5 Comments

  1. I will come up with better words as time marches on. I don’t always have adequate words right away. But: suffice it to say: it was made quite “clear” to me that , was very very very possible that …. MBE, according to Bliss Knapp and my SS teachers & my parents, was basically the woman in Revelation. “Take this book and eat it up. In thy mouth, it will be sweet as honey, but in thy belly bitter.”

    I can’t separate the two. That woman in Revelation & Eddy. Ugh!

    Also, in addition, when I took a Revelation Bible Study class at a Christian Science Reading Room, I remember proclaiming strongly one day: “Oh my gosh! I see where Mary Baker Eddy got the idea of Christian Science!” It was suddenly “clear to me.”

    This confirmed to me that she was definitely foretold in that book. Yuck.

    • Admin K

      My Sunday School teachers never really talked about Revelation, or the Knapp book — I do remember a bit of controversy as my mother worked in the Reading Room at the time, and there was some discussion about the Church’s decree to carry Knapp’s book, but I didn’t really pay much attention to it . I’m a bit younger than you, not sure if that makes a difference on this issue or not.

      • Jodi B.

        I remember the discussions at church too, among the board members. The solution at that branch church (and many others) was to buy the book (to comply), but then keep it in a drawer. People would need to come in and specifically ASK for the book in order to be able to see it and/or purchase a copy.

  2. Chris H

    The original article you’re looking for is titled “Mrs. Eddy’s Place,” which was issued by the CS Board of Directors in 1943. It’s most easily found by Googling that phrase, and you’ll end up in the “endtime.org” website that you referenced in your first footnote. That site is full of obscure stuff and is not easy to navigate. From what I can tell, and I’m not an expert, the issue of whether MBE was literally and personally the woman foretold in Revelation went back even before her death. The alternative is that she embodied or represented the woman in Revelation through her discovery of CS. (That’s my interpretation, anyway.) The Church seemed to try to walk a very fine line, and the 1943 statement arguably raised more questions than it answered, even though it was supposed to be definitive. Apparently the Church stopped circulating the statement around 1960 and no doubt preferred to stifle the debate. However, it came up again when they decided to publish the Knapp book, even though they had rejected it previously on the grounds that Knapp’s view of Mrs. Eddy (that she was literally the woman in Revelation) was incorrect.

    Growing up in CS in the 60s, this topic didn’t come up very often, but when it did, I never felt that I heard a clear answer. Maybe it doesn’t matter, except that there have always been CSers who have been more inclined toward what you might call a mystical or supernatural or ultra purist approach, including putting a lot of stock in such things as Biblical prophecy, as opposed to those who seemed more practical and grounded in the here-and-now, relatively speaking. I was raised with the latter approach, and even though I’ve not been an active CS for decades, I don’t share the bitterness and trauma of a CS upbringing with others who post here (but I don’t discount their experience).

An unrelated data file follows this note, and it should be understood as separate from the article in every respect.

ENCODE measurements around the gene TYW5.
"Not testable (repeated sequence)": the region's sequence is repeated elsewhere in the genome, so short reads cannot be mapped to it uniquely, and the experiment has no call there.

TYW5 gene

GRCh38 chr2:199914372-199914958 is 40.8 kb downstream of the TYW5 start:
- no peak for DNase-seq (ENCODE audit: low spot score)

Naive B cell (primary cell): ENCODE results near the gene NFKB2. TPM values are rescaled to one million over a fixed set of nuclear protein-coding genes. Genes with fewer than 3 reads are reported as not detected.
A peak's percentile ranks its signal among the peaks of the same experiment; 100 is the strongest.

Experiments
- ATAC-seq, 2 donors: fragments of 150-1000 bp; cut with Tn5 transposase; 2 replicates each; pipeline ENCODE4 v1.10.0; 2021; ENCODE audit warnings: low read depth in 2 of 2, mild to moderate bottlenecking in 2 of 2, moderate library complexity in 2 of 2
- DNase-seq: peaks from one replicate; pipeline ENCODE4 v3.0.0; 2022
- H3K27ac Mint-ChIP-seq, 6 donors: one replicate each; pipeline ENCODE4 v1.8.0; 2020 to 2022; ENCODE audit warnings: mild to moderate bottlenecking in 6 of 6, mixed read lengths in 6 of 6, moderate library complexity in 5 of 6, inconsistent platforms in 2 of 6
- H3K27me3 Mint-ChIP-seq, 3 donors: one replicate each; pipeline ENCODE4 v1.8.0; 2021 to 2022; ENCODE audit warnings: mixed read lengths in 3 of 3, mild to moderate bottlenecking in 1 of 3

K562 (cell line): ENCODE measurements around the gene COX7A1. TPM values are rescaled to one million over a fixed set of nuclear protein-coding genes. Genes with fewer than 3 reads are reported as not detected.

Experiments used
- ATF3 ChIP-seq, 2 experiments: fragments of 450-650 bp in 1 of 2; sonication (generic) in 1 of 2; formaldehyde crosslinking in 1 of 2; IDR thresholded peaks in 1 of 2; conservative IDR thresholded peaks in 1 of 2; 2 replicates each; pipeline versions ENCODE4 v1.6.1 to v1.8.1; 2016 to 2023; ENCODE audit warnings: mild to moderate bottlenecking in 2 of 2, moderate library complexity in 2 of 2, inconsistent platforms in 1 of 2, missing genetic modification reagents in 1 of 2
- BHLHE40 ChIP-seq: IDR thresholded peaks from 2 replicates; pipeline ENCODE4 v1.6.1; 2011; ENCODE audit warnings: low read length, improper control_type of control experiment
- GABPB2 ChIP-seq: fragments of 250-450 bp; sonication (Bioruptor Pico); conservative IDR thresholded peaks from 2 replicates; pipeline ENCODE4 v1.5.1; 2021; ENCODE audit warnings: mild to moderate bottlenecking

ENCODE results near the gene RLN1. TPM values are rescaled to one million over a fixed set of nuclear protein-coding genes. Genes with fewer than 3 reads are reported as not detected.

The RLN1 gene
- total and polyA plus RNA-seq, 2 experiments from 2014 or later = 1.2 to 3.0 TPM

3. C. C.

    The woman-in-Revelation controversy is the most inane tempest in a teapot in living Christian Science memory. I’ve heard anecdotes of the Mother Church excommunicating CSB’s over it and branch churches breaking apart over it.
    My parents — one of whom was a practitioner — raised me to believe that God literally dictated Science and Health to Mrs. Eddy and that the book was infallible. I’m sure Bliss Knapp believed that too. Thus, the whole Eddy-was-the-woman-in-Revelation idea is nonsense, because Eddy says so in S&H. It’s on page 567. “The woman in the Apocalypse symbolizes generic man, the spiritual idea of God.” Eddy would not have written that if she considered herself to be the woman in Revelation. Knapp, however, idolized Mrs. Eddy and told her (in front of other people) that he thought she WAS the woman in Revelation. It’s mind-boggling that Knapp thought the infallible Mrs. Eddy and her book were predicted in the Bible and at the same time thought Eddy was *wrong* when she said she wasn’t!
    There’s no way Eddy could have been a Biblical figure, of course. The woman John of Patmos wrote about clearly symbolizes the Virgin Mary. John wrote Revelation around 100 AD. He says exactly who he’s writing to: “What thou seest, write in a book, and send it unto the seven churches which are in Asia.” (Rev. 1:11.) His intended audience was other 1st Century Christians living in what is today Turkey. John’s point in writing Revelation was to reassure his fellow Christians that their persecution would end, that Jesus would return in a second coming, and that the Roman Empire would fall — and that it would happen “soon.”
    I read Knapp’s book years ago. Knapp believed John’s prophecies were accurate and that the publication of S&H and the founding of the CS church were the second coming that John had predicted. However, Knapp must have thought all the times the Book of Revelation says the second coming would happen “soon” really meant “1800 years from now.” John of Patmos would be bewildered by this belief, because it’s not what he wrote!
    Knapp worshiped Eddy, S&H, CS, and the book of Revelation — but also held beliefs that directly contradict S&H and the book of Revelation! It’s amazing the kinds of mental gymnastics people go through to hold onto religious beliefs that contradict each other.

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